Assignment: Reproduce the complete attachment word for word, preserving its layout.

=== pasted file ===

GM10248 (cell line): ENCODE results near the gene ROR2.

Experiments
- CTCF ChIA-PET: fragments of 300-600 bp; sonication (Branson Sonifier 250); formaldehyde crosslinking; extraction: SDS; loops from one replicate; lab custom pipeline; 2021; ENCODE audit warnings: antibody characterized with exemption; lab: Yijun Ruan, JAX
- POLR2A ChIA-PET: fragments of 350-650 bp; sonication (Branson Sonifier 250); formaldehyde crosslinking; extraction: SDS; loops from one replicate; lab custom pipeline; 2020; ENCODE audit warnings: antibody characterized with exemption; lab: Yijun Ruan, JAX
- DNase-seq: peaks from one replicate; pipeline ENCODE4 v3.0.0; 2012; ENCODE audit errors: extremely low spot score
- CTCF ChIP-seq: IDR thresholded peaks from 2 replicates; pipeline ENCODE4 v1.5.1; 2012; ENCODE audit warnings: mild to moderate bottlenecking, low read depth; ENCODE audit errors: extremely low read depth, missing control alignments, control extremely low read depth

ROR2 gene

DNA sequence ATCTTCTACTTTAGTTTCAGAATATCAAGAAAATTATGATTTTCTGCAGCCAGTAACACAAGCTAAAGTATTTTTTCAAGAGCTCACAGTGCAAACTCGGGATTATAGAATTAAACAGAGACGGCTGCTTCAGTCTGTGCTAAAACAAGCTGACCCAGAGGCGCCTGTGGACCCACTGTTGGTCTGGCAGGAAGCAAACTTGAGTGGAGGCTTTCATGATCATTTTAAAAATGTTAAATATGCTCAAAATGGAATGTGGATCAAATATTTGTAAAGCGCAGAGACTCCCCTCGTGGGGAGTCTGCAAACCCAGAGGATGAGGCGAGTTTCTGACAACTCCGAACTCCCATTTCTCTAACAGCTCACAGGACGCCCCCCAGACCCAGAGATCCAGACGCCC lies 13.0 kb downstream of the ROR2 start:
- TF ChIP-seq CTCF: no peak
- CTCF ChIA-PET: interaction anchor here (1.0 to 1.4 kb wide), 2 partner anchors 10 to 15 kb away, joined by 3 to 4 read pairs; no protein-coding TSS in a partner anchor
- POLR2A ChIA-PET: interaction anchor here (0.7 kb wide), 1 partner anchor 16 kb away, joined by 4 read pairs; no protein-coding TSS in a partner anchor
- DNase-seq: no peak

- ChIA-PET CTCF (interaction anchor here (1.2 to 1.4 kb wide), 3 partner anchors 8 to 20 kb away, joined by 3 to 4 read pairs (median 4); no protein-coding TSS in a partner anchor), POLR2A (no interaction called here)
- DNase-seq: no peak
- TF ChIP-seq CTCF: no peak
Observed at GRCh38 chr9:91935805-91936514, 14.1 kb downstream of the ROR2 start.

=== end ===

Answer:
GM10248 (cell line): ENCODE results near the gene ROR2.

Experiments
- CTCF ChIA-PET: fragments of 300-600 bp; sonication (Branson Sonifier 250); formaldehyde crosslinking; extraction: SDS; loops from one replicate; lab custom pipeline; 2021; ENCODE audit warnings: antibody characterized with exemption; lab: Yijun Ruan, JAX
- POLR2A ChIA-PET: fragments of 350-650 bp; sonication (Branson Sonifier 250); formaldehyde crosslinking; extraction: SDS; loops from one replicate; lab custom pipeline; 2020; ENCODE audit warnings: antibody characterized with exemption; lab: Yijun Ruan, JAX
- DNase-seq: peaks from one replicate; pipeline ENCODE4 v3.0.0; 2012; ENCODE audit errors: extremely low spot score
- CTCF ChIP-seq: IDR thresholded peaks from 2 replicates; pipeline ENCODE4 v1.5.1; 2012; ENCODE audit warnings: mild to moderate bottlenecking, low read depth; ENCODE audit errors: extremely low read depth, missing control alignments, control extremely low read depth

ROR2 gene

DNA sequence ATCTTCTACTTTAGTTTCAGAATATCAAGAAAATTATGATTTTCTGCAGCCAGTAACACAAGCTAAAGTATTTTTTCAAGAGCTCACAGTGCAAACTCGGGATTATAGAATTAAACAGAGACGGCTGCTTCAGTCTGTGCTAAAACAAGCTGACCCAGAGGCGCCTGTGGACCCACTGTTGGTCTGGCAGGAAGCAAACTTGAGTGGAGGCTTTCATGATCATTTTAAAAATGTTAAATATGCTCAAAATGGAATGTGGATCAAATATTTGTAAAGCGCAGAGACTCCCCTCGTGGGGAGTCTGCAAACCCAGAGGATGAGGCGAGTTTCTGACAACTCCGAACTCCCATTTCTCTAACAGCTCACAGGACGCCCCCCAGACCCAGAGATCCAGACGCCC lies 13.0 kb downstream of the ROR2 start:
- TF ChIP-seq CTCF: no peak
- CTCF ChIA-PET: interaction anchor here (1.0 to 1.4 kb wide), 2 partner anchors 10 to 15 kb away, joined by 3 to 4 read pairs; no protein-coding TSS in a partner anchor
- POLR2A ChIA-PET: interaction anchor here (0.7 kb wide), 1 partner anchor 16 kb away, joined by 4 read pairs; no protein-coding TSS in a partner anchor
- DNase-seq: no peak

- ChIA-PET CTCF (interaction anchor here (1.2 to 1.4 kb wide), 3 partner anchors 8 to 20 kb away, joined by 3 to 4 read pairs (median 4); no protein-coding TSS in a partner anchor), POLR2A (no interaction called here)
- DNase-seq: no peak
- TF ChIP-seq CTCF: no peak
Observed at GRCh38 chr9:91935805-91936514, 14.1 kb downstream of the ROR2 start.